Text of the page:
At-Risk Funding. All districts receive “at-risk” funding to help low performing students, based on the number of students eligible for free meals. Districts with at least 35 percent of students eligible for free meals – or at least 35 percent in an individual school – receive an additional “high density at-risk” weighting, providing over $50 million in funding statewide. However, the Legislature placed a “sunset” on that weighting, which means it must vote this session whether to extend the program. Ending the program, which supports schools with the highest number of low-income students, would likely be quickly challenged in court, based on the close correlation between income and student performance.
The Legislature will also receive a December 9 Legislative Post Audit report on at-risk funding that could raise questions about how at-risk dollars are spent.
Accountability. As districts receive additional funding, expect legislators to focus on how those dollars are being spent and the impact on students. After all, the Gannon case was based on too many students performing below expectations and that more money would make a difference.
Some important context: based on the Legislature’s own studies, school funding had fallen more than $500 million behind inflation from 2009 to 2017. The Legislature’s new funding plan started in 2018, but due to on-going inflation, school budgets are not expected to reach 2009 levels until 2023.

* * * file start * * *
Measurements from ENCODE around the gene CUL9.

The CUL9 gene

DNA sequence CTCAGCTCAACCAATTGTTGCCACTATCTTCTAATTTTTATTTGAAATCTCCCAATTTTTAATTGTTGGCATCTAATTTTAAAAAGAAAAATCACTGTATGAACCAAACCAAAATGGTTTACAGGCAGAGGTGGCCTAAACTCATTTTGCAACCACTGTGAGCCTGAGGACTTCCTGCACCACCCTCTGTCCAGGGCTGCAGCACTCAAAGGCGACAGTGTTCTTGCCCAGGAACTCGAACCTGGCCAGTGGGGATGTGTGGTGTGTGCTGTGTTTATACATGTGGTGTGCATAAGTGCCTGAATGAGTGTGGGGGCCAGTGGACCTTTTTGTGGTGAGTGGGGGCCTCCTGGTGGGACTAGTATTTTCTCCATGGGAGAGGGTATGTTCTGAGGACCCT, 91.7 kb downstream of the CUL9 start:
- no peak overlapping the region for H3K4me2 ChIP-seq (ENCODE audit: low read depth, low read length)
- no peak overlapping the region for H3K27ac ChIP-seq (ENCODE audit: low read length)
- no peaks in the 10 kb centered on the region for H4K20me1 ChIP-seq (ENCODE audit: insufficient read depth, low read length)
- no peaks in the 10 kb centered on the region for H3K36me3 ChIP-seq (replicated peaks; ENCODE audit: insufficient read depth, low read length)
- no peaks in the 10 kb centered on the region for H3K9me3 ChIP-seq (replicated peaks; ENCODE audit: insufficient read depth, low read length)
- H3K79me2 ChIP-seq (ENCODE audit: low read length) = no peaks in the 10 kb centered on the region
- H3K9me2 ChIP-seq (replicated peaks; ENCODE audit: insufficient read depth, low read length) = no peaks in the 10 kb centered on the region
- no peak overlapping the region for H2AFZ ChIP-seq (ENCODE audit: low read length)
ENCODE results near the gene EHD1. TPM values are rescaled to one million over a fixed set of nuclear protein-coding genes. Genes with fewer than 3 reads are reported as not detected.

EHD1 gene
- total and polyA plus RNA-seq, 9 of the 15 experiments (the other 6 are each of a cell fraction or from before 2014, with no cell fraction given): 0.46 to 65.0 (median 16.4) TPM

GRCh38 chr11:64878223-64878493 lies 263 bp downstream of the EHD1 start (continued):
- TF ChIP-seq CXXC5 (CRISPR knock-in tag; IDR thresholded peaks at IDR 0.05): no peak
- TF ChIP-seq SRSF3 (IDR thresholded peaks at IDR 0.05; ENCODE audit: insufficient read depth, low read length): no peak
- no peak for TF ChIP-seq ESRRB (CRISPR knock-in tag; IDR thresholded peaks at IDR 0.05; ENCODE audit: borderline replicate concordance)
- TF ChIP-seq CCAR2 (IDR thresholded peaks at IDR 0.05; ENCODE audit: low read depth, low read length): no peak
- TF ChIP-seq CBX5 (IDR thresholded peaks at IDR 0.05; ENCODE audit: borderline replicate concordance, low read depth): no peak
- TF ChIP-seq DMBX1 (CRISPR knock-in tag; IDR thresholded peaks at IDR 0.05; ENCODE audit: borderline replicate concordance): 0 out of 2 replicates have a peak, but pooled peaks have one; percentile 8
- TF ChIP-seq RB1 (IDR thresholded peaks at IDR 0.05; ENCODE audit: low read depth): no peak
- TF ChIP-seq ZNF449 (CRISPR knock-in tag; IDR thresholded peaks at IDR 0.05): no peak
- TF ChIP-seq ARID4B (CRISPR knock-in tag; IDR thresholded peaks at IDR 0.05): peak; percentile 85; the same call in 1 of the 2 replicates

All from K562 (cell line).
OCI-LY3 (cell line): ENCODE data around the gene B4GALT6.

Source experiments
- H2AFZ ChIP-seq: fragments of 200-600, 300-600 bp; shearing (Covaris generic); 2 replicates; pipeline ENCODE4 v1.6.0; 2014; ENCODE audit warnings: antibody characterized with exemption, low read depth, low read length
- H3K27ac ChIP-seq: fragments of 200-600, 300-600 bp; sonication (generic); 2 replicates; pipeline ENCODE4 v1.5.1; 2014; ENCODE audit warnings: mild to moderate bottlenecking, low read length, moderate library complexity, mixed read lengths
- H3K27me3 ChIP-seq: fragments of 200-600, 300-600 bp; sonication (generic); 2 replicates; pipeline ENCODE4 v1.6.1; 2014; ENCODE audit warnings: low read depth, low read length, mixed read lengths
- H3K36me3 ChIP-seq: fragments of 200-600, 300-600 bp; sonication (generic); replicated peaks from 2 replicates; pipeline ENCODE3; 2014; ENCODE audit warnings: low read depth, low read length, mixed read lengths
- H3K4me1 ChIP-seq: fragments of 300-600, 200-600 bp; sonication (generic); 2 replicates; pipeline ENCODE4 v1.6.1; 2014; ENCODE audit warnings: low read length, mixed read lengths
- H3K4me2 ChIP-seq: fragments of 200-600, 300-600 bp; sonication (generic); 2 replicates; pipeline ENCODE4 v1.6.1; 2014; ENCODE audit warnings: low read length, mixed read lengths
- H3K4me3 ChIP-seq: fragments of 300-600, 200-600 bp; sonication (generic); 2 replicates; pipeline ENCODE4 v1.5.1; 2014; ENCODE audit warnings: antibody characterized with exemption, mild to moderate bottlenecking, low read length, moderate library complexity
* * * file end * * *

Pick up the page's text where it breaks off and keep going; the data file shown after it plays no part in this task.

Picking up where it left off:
Further, most school achievement measures are lagging indicators. State assessments and national tests reported this fall were given last Spring (2019), testing students after just one full year of higher funding (2018) and half of a second year. ACT scores released this year, 2019, include a higher percentage of students who took the test as juniors in 2018, with less than one full year of higher funding.
Given eight years of funding not keeping up with inflation, it’s not surprising that test scores have either continued to decline (National Assessment of Educational Progress, ACT) or remain flat (state assessments). But many legislators, especially those who were skeptical that additional funding would help, will want to know how districts are using the money, what impact additional funds are having on student achievement or how long it will take.